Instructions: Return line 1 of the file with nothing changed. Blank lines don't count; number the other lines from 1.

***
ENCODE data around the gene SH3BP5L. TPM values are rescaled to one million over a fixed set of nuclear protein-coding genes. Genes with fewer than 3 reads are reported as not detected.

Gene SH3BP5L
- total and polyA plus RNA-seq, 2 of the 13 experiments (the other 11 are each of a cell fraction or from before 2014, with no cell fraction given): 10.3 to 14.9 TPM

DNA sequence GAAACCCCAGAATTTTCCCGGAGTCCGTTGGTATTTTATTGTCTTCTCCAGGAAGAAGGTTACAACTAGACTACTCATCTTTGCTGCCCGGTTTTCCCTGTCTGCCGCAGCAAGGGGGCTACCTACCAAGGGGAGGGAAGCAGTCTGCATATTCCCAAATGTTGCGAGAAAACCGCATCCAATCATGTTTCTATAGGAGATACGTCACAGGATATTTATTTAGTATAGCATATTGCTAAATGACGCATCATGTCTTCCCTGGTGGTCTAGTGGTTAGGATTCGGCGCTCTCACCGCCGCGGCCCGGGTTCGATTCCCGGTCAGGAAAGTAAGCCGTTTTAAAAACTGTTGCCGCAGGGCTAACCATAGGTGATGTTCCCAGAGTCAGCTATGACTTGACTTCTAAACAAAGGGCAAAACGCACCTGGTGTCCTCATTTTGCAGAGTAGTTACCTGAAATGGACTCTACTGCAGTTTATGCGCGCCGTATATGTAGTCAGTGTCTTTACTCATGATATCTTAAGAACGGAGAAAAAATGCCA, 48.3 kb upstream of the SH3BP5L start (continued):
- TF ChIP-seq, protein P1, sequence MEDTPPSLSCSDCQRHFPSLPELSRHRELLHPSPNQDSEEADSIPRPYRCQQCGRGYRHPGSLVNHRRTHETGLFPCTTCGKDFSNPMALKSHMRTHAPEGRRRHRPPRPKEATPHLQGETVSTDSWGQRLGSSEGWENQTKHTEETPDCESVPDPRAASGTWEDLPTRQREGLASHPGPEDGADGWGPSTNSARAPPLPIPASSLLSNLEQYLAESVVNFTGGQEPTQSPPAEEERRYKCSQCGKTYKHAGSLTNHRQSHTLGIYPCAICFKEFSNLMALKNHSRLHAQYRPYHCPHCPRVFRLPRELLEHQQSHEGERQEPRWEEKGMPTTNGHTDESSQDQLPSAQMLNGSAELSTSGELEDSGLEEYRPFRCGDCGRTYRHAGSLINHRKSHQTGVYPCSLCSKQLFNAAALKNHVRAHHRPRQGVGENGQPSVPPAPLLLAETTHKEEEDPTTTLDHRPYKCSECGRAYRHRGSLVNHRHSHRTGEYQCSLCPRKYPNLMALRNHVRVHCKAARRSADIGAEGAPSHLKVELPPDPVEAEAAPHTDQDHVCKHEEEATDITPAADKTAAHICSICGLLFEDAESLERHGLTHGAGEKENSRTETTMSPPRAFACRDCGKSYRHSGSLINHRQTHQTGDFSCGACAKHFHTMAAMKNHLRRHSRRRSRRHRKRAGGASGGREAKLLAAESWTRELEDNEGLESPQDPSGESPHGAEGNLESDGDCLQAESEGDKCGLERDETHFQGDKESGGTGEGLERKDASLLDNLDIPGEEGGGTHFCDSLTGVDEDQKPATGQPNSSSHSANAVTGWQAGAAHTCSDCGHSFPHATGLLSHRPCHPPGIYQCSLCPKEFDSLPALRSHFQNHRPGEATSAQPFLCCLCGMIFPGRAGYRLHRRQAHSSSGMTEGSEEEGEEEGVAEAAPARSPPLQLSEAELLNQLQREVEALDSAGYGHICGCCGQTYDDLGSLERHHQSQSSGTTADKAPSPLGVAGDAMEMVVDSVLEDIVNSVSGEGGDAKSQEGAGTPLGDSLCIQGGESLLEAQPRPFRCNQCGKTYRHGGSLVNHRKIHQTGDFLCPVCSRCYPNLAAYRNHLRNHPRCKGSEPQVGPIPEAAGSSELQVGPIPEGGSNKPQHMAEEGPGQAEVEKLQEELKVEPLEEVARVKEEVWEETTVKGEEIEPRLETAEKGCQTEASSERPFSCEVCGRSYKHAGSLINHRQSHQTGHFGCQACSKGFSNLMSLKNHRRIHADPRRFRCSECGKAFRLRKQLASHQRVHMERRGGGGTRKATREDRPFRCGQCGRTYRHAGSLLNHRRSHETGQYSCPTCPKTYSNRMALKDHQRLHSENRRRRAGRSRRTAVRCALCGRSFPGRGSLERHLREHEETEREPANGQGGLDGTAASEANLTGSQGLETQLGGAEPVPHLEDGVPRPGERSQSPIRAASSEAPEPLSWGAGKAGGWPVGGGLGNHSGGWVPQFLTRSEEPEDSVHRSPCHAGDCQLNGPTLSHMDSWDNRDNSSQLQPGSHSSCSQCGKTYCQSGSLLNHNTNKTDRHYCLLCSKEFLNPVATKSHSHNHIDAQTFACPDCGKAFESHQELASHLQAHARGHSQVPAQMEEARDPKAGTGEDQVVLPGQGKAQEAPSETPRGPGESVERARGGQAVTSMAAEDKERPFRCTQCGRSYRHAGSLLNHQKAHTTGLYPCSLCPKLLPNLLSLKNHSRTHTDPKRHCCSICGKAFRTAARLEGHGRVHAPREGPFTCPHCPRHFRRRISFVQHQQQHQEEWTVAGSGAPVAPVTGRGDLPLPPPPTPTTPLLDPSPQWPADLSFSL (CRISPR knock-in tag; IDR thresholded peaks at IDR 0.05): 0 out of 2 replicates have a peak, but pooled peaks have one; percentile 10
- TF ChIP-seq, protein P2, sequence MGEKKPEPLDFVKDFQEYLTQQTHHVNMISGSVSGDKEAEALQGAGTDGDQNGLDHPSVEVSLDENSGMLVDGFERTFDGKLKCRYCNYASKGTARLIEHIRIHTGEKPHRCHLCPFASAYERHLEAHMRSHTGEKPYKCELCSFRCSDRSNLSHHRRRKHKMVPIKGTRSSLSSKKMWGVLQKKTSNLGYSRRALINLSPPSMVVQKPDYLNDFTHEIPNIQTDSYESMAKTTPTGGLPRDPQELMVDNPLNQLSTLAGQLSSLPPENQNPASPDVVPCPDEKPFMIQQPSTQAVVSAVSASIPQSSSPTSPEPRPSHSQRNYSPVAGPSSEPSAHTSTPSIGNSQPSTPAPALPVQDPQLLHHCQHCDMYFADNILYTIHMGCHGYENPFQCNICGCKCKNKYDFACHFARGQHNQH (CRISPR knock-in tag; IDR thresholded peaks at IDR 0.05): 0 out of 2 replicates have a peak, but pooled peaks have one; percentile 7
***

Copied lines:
ENCODE data around the gene SH3BP5L. TPM values are rescaled to one million over a fixed set of nuclear protein-coding genes. Genes with fewer than 3 reads are reported as not detected.